Five things you need to know about the new Child Care Subsidy


As a parent who has had two children in the child care system, I know that now is the time of year you start to plan child care options for the full year to come. With so many things to consider, it’s easy to get a little lost. What kind of child care should I choose? Will I get a place close to home or close to work? Even if you already have a child in care, planning for the year ahead can bring more new challenges as your circumstances change.

With all of this, it’s understandable that you may not be across the ins and outs of the Turnbull Government’s new Child Care Subsidy. From July next year, the current Child Care Benefit and Child Care Rebate will be replaced by a single Child Care Subsidy. To help you navigate the changes, we’ve listed the top five things you need to know to determine your family’s level of subsidy:

1. Your rate of subsidy is based on your combined family income

The percentage of subsidy you’ll be entitled to will be based on your combined annual income, with more financial support available if your family is on a lower income.

Child Care Rebate Graph 1

If your combined family income is less than $185,710^, we’re abolishing the cap on the amount of subsidy you can receive per child. And if your family has a combined income of between $185,710^ and $350,000^, the cap has been increased to $10,000^ per child (the current rebate cap is $7,613).

2. The number of hours you can claim is based on your ‘approved activity’

As part of the new subsidy, the number of hours of subsidised care you’ll be entitled to per child will be based on your level of approved activity. Approved activities include, but are not limited to:

  • paid work, including annual leave and long service leave
  • paid parental leave, including both maternity and paternity leave
  • being self-employed in your own business
  • doing unpaid work in the family business
  • training courses to improve your work skills or employment prospects
  • an approved course of education or study
  • volunteering
  • actively looking for work.

Other activities that don’t fall into these categories will be assessed on a case-by-case basis.

3. The more activity you undertake – the more hours of subsidised care you can claim

The higher the amount of activity, the more hours of subsidised child care you may be able to access, up to 100 hours a fortnight, per child.

This is good news for parents who are looking to return to work, accept an extra shift or take up a new activity, such as a training course. For example, if you work part-time and also study, both activities will be taken into account.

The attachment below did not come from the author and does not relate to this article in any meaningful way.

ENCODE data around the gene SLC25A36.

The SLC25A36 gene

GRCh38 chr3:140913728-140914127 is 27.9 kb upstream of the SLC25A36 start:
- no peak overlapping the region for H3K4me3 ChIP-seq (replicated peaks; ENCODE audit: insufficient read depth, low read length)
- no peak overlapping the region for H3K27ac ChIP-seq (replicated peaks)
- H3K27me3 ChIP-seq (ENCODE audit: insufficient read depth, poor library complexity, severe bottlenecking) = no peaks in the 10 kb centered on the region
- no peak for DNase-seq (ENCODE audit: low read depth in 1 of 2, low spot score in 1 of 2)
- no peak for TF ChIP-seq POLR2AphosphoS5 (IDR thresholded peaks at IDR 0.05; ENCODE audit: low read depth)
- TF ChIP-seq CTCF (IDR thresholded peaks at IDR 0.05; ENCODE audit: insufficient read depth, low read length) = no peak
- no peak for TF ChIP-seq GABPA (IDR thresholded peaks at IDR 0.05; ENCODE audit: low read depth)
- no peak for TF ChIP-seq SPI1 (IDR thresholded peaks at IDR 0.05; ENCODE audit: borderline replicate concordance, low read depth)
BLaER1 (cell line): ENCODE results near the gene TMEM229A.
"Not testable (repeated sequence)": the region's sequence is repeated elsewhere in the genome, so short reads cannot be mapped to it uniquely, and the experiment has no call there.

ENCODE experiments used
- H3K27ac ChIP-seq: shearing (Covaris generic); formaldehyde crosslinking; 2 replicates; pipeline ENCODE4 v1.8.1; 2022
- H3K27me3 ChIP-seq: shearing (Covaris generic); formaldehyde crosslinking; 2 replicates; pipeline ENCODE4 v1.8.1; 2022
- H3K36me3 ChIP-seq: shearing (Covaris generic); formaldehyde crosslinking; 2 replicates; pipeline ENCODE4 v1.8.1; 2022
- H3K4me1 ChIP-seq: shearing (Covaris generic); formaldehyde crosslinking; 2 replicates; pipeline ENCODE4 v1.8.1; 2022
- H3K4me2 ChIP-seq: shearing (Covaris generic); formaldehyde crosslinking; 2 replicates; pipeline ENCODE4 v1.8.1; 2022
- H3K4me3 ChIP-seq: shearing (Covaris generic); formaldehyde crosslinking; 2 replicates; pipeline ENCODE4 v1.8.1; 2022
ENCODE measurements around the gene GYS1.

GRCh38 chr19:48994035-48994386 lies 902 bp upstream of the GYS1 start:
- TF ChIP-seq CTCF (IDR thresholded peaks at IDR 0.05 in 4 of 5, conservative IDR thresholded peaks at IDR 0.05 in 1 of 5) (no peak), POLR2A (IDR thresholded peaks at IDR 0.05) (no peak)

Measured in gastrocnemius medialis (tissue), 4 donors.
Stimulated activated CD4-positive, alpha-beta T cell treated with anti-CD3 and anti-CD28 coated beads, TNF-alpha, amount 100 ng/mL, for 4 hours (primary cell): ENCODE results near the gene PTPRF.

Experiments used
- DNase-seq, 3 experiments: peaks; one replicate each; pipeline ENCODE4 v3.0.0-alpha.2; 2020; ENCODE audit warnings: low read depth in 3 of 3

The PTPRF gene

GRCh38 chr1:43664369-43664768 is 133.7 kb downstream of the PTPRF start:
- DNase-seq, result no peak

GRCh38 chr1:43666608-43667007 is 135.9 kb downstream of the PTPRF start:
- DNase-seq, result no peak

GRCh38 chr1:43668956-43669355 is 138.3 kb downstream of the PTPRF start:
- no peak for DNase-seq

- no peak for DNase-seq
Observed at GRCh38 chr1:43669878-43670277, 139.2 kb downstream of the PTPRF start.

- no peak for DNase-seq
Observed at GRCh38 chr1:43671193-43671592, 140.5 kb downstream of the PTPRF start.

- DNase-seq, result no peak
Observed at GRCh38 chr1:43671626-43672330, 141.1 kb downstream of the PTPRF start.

Here’s a breakdown of the hours of subsidised care you can access based on your amount of activity:

Child Care Rebate Graph 2

The hours of activity you undertake do not need to coincide with your child care hours. So if you work on the weekend, you can still use those hours to calculate child care subsidy during the week.

If your family earns $65,710^ or less a year, and you do not meet the activity test, you will still be able to access up to 24 hours of subsided care per child per fortnight.

4. There’s different rate caps for different care types

The hourly rate cap we’re introducing will help put downward pressure on fee increases. There are three main types of child care services and there is a different hourly rate cap for the subsidy depending on which you use:

  • Centre based care – $11.55^ per hour.
  • Family Day Care – $10.70^ per hour.
  • Outside school hours care – $10.10^ per hour.

Let’s take the hypothetical example of the Jones family to see how this breaks down.

The Jones’s earn $65,000 per year and use a centre-based service, making them eligible for a subsidy of 85 per cent.

If their childcare service charges $9.00 per hour, under the hourly rate cap for centre-based services of $11.55, they will be entitled to 85 per cent of the $9.00 which is $7.65. The family will then pay a gap fee of $1.35 per hour.

However, if the Jones family’s childcare service charges $12.00 per hour, which is over the hourly rate cap of $11.55, they will receive 85 per cent of the hourly rate cap, which is $9.82. The family will therefore have a gap fee of $2.18 per hour.

5. You can use the estimator to find out what your new subsidy might be

Although the changes don’t come into effect until 2 July next year, you can plan ahead using the estimator to find out how much subsidy you may receive. The estimator doesn’t record your details, so you can try different scenarios, such as working more or enrolling in part-time study, to see what’s right for your family.

We’ll also make sure there’s plenty of information available for you in the lead up to the start of the new system and we’ll let you know about any other actions you need to take before 2 July 2018.

More information about the new subsidy is available at

^ These figures will be increased by the Consumer Price Index (CPI) when the package begins in July 2018.

Senator Simon Birmingham, Minister for Education and Training has served as a Liberal Party Senator for South Australia since May 2007 and in September 2015 was appointed as Minister for Education and Training. He has two young daughters and his family have been part of the child care system.



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